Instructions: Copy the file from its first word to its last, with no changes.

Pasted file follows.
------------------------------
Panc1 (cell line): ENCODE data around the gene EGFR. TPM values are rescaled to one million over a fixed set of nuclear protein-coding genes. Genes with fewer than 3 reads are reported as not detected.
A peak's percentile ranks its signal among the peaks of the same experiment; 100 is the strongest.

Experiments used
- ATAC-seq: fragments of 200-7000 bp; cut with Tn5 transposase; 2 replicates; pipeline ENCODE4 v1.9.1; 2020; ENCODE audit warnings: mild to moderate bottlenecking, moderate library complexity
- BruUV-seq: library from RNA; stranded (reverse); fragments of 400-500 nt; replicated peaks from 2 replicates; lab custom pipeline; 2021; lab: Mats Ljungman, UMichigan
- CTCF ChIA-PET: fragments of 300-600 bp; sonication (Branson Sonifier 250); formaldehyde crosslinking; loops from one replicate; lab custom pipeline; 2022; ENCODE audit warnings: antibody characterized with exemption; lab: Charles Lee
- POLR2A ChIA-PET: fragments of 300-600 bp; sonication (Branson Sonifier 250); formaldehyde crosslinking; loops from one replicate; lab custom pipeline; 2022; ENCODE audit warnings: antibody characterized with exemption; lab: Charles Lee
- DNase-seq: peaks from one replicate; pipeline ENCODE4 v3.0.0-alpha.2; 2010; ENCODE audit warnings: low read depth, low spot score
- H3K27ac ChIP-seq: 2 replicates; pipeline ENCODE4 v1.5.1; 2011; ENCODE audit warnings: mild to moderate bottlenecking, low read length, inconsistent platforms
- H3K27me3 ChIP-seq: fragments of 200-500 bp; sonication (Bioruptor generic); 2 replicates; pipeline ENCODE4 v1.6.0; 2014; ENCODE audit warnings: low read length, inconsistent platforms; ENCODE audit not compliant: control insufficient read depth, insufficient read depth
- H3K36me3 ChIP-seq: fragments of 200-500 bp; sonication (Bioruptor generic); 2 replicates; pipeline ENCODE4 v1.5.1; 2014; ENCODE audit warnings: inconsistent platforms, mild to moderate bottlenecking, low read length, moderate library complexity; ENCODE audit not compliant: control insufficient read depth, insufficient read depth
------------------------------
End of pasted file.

Panc1 (cell line): ENCODE data around the gene EGFR. TPM values are rescaled to one million over a fixed set of nuclear protein-coding genes. Genes with fewer than 3 reads are reported as not detected.
A peak's percentile ranks its signal among the peaks of the same experiment; 100 is the strongest.

Experiments used
- ATAC-seq: fragments of 200-7000 bp; cut with Tn5 transposase; 2 replicates; pipeline ENCODE4 v1.9.1; 2020; ENCODE audit warnings: mild to moderate bottlenecking, moderate library complexity
- BruUV-seq: library from RNA; stranded (reverse); fragments of 400-500 nt; replicated peaks from 2 replicates; lab custom pipeline; 2021; lab: Mats Ljungman, UMichigan
- CTCF ChIA-PET: fragments of 300-600 bp; sonication (Branson Sonifier 250); formaldehyde crosslinking; loops from one replicate; lab custom pipeline; 2022; ENCODE audit warnings: antibody characterized with exemption; lab: Charles Lee
- POLR2A ChIA-PET: fragments of 300-600 bp; sonication (Branson Sonifier 250); formaldehyde crosslinking; loops from one replicate; lab custom pipeline; 2022; ENCODE audit warnings: antibody characterized with exemption; lab: Charles Lee
- DNase-seq: peaks from one replicate; pipeline ENCODE4 v3.0.0-alpha.2; 2010; ENCODE audit warnings: low read depth, low spot score
- H3K27ac ChIP-seq: 2 replicates; pipeline ENCODE4 v1.5.1; 2011; ENCODE audit warnings: mild to moderate bottlenecking, low read length, inconsistent platforms
- H3K27me3 ChIP-seq: fragments of 200-500 bp; sonication (Bioruptor generic); 2 replicates; pipeline ENCODE4 v1.6.0; 2014; ENCODE audit warnings: low read length, inconsistent platforms; ENCODE audit not compliant: control insufficient read depth, insufficient read depth
- H3K36me3 ChIP-seq: fragments of 200-500 bp; sonication (Bioruptor generic); 2 replicates; pipeline ENCODE4 v1.5.1; 2014; ENCODE audit warnings: inconsistent platforms, mild to moderate bottlenecking, low read length, moderate library complexity; ENCODE audit not compliant: control insufficient read depth, insufficient read depth